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Main Page > Bible References > The Godhead


Catholic Painting Showing a Seperate Godhead.

Bible References about The Father, Jesus Christ, and The Holy Ghost as Distinct and Separate Beings




The most fundamental difference between the LDS Church and traditional Christianity is the principle of the Godhead: The Father, The Son, and the Holy Ghost. In 1820, when Joseph Smith knelt and prayed in a grove of trees Heavenly Father and Jesus appeared to him. Now known as the "first vision", Joseph beheld that the Father and the Son were separate and distinct beings. This has been the official doctrine of the LDS Church ever since.

This belief directly contradicts the concept of the Trinity, which are three Gods without form or passion in one. The Trinity was not officially taught in the Christian church until 300 years after the Resurrection of The Savior. The idea of the 3 in 1 Trinity was the product of the Nicene Creed of 325 A.D. Under the direction of Constantine, a council of theologians, scholars, and clergy were called together to organize the official doctrines and beliefs of the church. Confusion about official doctrine was rampant at the time. The council debated the nature of the Godhead until a compromise was reached. That compromise was the Nicene Creed, which established the idea of Christ "being of one substance with the Father" . In the 5th century the Athanasian Creed reaffirmed and expounded further on The Trinity.

The Godhead conceived in the Nicene Trinity was not taught in the Church prior to the Council in 325 A.D. Edwin Hatch, an emeritus professor of Ecclesiastical History at the University of Oxford taught,
"And if the doctrine of God now espoused by the various sects is foreign to the thought of the primitive Church, what was the Godhead of the early Church like? Indeed, we find in the early Church the true doctrine of a Godhead consisting of three distinct persons who are completely separate in substance, but one in will - the Father presiding over the Son and the Son over the Spirit." [Hatch, E., The Influence of Greek Ideas and Usages upon the Christian Church, (New York: Harper Torchbooks, 1957,) p. 124.]
Justin Martyr, a follower of Christ from 100-161 A.D. wrote that God abides "in places that are above the heavens:" the "first-begotten," the Logos, is the "first force after the Father:" he is "a second God, second numerically but not in will," doing only the Father's pleasure. He also maintained that the Son is "in the second place, and the prophetic Spirit in the third." --[Justin Martyr, First Apology 13, in Davies, J.G., The Early Christian Church, (New York: Barnes and Noble, 1995,) p. 97.]

The LDS belief in The Father, The Son, and The Holy Ghost, being separate in person but one in will & purpose conflicts with the post-Biblical beliefs originated by the Nicene Trinity, however it does not conflict with the Bible. Let me clarify this before reading on. I don't have a problem with people believing in the Trinity. They just need to understand that it is an extra-biblical theology, unsupported by direct scripture.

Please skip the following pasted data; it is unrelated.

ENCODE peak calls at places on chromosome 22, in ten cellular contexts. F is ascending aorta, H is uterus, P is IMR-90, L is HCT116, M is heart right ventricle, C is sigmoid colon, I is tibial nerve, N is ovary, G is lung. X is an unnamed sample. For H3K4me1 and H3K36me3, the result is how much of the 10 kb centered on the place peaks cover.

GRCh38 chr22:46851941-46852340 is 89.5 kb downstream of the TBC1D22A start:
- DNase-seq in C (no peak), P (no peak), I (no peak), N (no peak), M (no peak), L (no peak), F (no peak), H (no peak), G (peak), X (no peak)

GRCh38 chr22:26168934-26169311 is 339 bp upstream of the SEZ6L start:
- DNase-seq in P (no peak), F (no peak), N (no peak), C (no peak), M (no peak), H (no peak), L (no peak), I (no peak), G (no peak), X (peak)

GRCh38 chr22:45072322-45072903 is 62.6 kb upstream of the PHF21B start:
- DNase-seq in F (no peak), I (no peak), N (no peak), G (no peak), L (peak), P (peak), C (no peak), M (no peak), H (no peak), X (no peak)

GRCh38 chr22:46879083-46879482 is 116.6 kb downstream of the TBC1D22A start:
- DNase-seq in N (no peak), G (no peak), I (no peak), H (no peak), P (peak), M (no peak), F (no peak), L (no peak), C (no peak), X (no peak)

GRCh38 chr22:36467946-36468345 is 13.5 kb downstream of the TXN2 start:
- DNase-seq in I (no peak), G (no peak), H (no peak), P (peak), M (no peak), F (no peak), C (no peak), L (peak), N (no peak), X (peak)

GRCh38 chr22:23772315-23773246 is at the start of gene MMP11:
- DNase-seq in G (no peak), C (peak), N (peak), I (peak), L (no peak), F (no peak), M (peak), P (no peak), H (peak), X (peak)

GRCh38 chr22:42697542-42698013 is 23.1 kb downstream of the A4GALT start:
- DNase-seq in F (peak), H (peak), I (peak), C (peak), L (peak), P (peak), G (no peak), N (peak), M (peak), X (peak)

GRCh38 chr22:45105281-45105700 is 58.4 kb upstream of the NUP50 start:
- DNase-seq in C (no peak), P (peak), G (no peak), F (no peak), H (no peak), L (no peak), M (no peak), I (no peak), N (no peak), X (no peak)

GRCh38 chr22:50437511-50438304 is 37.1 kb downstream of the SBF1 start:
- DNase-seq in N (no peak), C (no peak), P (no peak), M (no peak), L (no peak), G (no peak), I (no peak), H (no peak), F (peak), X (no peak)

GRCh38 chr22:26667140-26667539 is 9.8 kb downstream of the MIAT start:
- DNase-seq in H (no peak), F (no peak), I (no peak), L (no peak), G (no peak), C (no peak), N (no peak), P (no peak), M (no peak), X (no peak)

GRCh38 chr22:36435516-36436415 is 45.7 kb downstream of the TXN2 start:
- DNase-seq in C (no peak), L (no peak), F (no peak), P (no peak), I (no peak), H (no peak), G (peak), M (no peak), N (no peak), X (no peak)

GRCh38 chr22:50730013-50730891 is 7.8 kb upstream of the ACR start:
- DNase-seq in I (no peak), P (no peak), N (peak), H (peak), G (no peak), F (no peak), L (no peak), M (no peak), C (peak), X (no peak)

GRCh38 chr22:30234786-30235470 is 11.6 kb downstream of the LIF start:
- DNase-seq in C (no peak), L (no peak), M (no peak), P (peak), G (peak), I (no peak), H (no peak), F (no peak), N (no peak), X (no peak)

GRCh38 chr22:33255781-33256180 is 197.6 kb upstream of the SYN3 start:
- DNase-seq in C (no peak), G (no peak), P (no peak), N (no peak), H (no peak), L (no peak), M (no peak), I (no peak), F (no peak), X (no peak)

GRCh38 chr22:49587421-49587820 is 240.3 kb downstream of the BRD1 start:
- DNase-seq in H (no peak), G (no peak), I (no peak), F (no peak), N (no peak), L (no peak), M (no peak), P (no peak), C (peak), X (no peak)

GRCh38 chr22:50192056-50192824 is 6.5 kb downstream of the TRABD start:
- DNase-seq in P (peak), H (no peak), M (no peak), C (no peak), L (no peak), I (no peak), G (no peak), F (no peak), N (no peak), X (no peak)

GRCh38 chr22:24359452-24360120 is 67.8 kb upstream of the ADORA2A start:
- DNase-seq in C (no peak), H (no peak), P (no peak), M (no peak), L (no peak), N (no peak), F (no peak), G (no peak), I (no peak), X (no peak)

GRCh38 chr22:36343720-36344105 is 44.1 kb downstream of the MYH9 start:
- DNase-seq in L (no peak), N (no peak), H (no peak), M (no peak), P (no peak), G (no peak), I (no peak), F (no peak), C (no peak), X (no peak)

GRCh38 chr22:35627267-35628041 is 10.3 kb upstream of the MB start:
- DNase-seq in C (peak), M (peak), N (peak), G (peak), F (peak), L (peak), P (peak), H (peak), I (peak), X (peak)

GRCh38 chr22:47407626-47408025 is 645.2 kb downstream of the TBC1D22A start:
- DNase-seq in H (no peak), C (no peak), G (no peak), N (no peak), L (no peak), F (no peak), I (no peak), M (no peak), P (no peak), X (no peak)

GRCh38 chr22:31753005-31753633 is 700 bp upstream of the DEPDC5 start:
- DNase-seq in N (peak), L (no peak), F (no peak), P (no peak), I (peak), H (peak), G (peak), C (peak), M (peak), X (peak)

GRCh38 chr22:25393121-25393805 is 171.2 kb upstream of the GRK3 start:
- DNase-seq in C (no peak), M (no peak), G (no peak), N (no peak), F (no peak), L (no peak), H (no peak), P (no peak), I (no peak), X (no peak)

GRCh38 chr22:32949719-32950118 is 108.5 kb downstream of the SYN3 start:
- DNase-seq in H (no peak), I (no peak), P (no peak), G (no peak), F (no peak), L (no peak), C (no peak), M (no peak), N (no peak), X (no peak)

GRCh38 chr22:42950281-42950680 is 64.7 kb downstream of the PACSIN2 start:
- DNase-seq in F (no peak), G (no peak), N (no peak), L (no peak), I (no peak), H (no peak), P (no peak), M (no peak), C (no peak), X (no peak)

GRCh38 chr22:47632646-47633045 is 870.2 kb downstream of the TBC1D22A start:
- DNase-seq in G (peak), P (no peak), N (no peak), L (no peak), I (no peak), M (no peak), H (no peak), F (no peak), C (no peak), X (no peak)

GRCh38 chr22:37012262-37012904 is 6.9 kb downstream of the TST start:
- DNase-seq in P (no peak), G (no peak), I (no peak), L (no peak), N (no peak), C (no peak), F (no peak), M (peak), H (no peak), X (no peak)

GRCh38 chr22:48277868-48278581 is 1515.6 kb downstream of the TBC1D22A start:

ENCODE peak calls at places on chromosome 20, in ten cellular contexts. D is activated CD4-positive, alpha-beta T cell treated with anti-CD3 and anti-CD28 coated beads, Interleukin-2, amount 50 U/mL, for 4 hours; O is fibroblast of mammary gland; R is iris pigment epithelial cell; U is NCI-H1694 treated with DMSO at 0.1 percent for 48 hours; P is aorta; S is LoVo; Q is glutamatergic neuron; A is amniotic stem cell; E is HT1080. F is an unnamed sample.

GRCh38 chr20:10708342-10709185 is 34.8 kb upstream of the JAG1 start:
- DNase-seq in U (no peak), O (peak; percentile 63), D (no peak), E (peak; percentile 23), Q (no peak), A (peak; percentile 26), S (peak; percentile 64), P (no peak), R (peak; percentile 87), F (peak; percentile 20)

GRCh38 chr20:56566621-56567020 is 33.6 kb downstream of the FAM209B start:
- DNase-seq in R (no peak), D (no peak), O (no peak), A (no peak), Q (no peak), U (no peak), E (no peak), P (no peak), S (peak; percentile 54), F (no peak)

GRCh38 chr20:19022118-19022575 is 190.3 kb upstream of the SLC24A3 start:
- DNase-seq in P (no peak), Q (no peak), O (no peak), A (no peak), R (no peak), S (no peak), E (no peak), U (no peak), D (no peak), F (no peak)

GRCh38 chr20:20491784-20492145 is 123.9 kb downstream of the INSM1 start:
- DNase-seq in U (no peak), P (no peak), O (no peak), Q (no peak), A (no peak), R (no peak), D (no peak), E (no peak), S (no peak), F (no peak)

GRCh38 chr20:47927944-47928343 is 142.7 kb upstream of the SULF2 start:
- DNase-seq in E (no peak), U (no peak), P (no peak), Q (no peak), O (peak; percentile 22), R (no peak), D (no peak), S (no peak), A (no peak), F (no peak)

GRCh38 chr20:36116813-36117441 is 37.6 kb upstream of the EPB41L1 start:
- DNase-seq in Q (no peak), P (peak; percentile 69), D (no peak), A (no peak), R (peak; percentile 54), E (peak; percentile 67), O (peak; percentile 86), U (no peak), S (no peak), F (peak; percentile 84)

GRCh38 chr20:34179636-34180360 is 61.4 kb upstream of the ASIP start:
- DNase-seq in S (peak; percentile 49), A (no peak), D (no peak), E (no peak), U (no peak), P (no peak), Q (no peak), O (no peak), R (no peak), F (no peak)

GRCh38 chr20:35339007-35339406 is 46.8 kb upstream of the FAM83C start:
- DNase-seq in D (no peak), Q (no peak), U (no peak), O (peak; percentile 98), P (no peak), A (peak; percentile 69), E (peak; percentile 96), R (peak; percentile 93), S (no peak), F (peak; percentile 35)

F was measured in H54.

Genesis 1:26;
"And God said, Let us make man in our image, after our likeness: and let them have dominion over the fish of the sea, and over the fowl of the air, and over the cattle, and over all the earth, and over every creeping thing that creepeth upon the earth."
Notice God referring to Himself in the plural, using words like "we" and "us". This is because there were two beings there: God the Father, and Jesus. Jesus was known as Jehovah during this time and throughout the Old Testament.
Further, The Father is saying that He and Jehovah they will create man in their own likeness and image. We are singular, individual human entities, not three entities in one body. This means that God the Father, and Jesus, are singular entities also since we were created in their likeness and image.


Genesis 3:22
"And the Lord God said, Behold, the man is become as one of us, to know good and evil: and now, lest he put forth his hand, and take also of the tree of life, and eat, and live for ever:"
Once again God is using the word "us" , referring to Himself and Jehovah. As a side note, after the experience in the Garden of Eden, Adam and his posterity (us) was cut off from the presence of The Father. Jesus, or Jehovah, became our intermediary to The Father. The God used in the singular through the rest of the Old Testament is Jehovah/Jesus Christ.


Genesis 2:24
Therefore shall a man leave his father and his mother, and shall cleave unto his wife: and they shall be one flesh."
I included this verse because it establishes the biblical nature of "oneness". It reads that men and women shall be one flesh. Being one flesh is a metaphor, just as God the Father and Jesus Christ being one is a metaphor.


Exodus 24:10-11
"And they saw the God of Israel: and there was under his feet as it were a paved work of a sapphire stone, and as it were the body of heaven in his clearness. And upon the nobles of the children of Israel he laid not his hand: also they saw God, and did eat and drink."